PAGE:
But it was with vulnerability that Joyce came to me and asked me to walk her through writing a draft of her first novel. She'd collaborated on and solo-written successful non-fiction books -- including Then Shall Your Light Rise, Clothed With the Sun and On the Heels of Freedom -- but true to her nature she had no problem saying she wasn't sure what she was doing when it came to fiction. The story had been stirring in her soul for some time (sound familiar?). She couldn't not write it (sound even more familiar?). But she wasn't entirely sure how to go about it (sound most familiar of all?) That courage so characteristic of this woman kicked in, though, and she was willing to go for it.

With no promise of representation or publication.

No guarantee that it would ever go anywhere.

No assurance that she might spend her time on more of a sure thing.

Do I need to mention that she was right where you are? Where we all are?

We worked together through the drafts, and I became attached to Clarissa and the other characters -- and found myself crying, becoming righteously angry, realizing the story was changing me.  This novel was a slam dunk in my opinion.

Too bad my opinion couldn't get her an agent or a publisher. You would think that having that strong platform everybody wants and an impressive list of publishing credits already she'd be a literary dream for someone. But rejections piled up. One possibility looked really promising, and then fell through because "nobody's reading epics right now." (That's the gist of it, anyway -- that isn't an exact quote). I didn't hear from Joyce for a while, and I was afraid she'd given up. 

She hadn't. She did other things in the interim -- you know, got married, moved into a genuinely spiritual community with like-minded people in Vermont, continued to lead retreats. If the time wasn't right for this novel, so be it. 

And then suddenly, she was emailing me asking me for an endorsement because Pillar of Fire was being published -- eight years after she said to me, "I'm trying to write a novel." Pillar of Fire cover

So what happened?

For one thing, though discouraged Joyce didn't question herself as a writer. The market wasn't biting, but that didn't mean what she was offering was, well, crap. She knew that.

She was willing to bide her time. To abide doesn't mean to sit around gnawing at our nails and bewailing the cluelessness of the publishing world. Joyce continued to move forward with what she believed in. Her book was one part of that, but everything didn't hinge on it, least of all her view of own self worth.

And she remained connected. This publication offer didn't appear in her inbox. It came through talking with people, showing up where those who believe in working for the same things she does hang out.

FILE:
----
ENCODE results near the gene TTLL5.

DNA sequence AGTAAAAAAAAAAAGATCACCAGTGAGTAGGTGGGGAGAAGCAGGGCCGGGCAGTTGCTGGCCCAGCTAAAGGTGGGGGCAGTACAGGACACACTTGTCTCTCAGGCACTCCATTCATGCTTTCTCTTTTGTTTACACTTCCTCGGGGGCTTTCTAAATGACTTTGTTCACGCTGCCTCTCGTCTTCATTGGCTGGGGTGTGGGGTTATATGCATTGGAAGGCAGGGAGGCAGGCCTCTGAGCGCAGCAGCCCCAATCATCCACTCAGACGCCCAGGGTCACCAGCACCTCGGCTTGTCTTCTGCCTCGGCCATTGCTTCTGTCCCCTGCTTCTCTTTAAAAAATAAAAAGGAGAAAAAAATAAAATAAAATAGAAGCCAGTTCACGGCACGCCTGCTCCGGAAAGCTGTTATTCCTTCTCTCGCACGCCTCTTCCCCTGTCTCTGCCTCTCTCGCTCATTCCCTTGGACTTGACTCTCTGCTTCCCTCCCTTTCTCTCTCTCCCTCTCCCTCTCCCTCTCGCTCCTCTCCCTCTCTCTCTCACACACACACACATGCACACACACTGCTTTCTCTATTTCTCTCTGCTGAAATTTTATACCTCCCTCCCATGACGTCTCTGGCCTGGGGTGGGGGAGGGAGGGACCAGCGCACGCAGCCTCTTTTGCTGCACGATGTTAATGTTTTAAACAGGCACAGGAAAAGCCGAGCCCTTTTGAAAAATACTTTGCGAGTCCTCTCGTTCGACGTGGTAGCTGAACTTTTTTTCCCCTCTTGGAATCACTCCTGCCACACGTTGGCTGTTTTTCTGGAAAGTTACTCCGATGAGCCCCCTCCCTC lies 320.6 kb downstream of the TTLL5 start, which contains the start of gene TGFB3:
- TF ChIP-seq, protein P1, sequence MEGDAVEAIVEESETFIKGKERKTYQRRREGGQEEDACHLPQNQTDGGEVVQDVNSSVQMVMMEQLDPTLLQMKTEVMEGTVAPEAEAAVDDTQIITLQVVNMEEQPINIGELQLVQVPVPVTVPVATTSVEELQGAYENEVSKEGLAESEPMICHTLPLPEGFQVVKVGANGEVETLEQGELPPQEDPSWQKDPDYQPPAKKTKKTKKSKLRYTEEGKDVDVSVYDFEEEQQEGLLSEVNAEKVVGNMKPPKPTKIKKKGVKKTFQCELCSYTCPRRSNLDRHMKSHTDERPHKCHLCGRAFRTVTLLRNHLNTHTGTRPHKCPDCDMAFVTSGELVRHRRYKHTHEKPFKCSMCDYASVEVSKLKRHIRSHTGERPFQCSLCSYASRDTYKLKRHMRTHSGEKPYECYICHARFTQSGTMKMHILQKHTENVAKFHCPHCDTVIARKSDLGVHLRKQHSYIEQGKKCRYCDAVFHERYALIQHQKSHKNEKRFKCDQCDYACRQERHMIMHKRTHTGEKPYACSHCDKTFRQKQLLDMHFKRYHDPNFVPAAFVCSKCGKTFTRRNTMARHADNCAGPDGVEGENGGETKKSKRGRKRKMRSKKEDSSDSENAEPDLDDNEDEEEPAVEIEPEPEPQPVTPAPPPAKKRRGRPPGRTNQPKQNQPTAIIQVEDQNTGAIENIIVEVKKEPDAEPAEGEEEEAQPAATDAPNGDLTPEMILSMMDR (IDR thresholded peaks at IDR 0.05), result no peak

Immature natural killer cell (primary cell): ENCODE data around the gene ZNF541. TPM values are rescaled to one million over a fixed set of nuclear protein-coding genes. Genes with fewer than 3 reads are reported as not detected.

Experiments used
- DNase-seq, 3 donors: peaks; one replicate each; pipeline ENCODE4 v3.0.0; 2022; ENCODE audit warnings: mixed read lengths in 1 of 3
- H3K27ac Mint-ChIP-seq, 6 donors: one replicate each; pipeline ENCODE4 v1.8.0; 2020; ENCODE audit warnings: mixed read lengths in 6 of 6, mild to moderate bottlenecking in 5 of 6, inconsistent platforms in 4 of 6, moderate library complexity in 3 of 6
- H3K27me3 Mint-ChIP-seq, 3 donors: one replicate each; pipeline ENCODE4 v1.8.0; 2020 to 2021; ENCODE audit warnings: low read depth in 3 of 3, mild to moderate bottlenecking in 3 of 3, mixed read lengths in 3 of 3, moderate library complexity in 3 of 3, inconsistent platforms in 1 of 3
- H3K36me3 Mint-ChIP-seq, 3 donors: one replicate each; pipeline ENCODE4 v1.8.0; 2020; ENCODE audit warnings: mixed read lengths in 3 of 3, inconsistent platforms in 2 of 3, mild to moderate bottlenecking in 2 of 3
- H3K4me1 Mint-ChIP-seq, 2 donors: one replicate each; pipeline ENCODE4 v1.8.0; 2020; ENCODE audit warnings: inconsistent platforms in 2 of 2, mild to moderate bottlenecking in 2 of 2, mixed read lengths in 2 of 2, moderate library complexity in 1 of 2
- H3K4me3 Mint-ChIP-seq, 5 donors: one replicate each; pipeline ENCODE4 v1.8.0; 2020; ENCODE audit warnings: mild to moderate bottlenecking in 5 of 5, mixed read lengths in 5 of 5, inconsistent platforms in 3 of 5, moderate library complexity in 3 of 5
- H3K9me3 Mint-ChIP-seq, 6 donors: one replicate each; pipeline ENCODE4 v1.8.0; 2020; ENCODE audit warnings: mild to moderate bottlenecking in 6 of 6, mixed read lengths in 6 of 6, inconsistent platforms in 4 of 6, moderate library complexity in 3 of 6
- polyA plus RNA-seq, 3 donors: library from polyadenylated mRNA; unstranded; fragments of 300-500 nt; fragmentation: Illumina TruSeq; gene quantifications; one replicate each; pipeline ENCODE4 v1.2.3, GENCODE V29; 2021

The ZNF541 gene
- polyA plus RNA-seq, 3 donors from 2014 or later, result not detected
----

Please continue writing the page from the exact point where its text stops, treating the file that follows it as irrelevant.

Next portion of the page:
We can all do that.

    *  Rather than questioning and doubting ourselves as writers, we can continue to align ourselves with the whole truth of what we're writing about. Remember that exercise we did this fall in which we listed what we know to be true? Maybe it's time for each of us to revisit those lists.

    * While we're writing and/or sending out submissions, we can keep living full, creative lives. We've spent a great deal of time discussing and naming our Dream and Soul Space. Are we actually taking that space?

    * Instead of becoming increasingly discouraged about the state of the market, we can show up where those who might help us hang out. Does an author you respect and admire have an interactive blog or on-line classes?  SKELI recommends a cool course on Creativelive.com called "The Power of Habits" by "a guy who actually studies" things like getting a practical handle on changing habits. As Jennifer G. said during our Zoom session, we can gather more writing tools in our kit. There is also our own BookShelf which I'm going to add to later this week. Once you've read a book or listened to a podcast that changes things for you, don't hesitate to contact the author/speaker with praise. That won't directly get your foot in the publishing door, but the more your name comes up, the chances of an editor or agent thinking, "I've heard of this person" rise. That's how successful Christian fantasy writer Mary Christine Weber made her presence felt before she was published. ALA with Mary

Right now we're looking at the patterns that keep us from doing the above. Getting to the roots. Doing the opposite. Discovering new, positive patterns. Let's allow insanely interesting women like Joyce Hollyday and M. Christine Weber and each other to inspire us in that direction.

Blessings,

Nancy Rue

For more about Joyce, check out her website, www.joycehollyday.com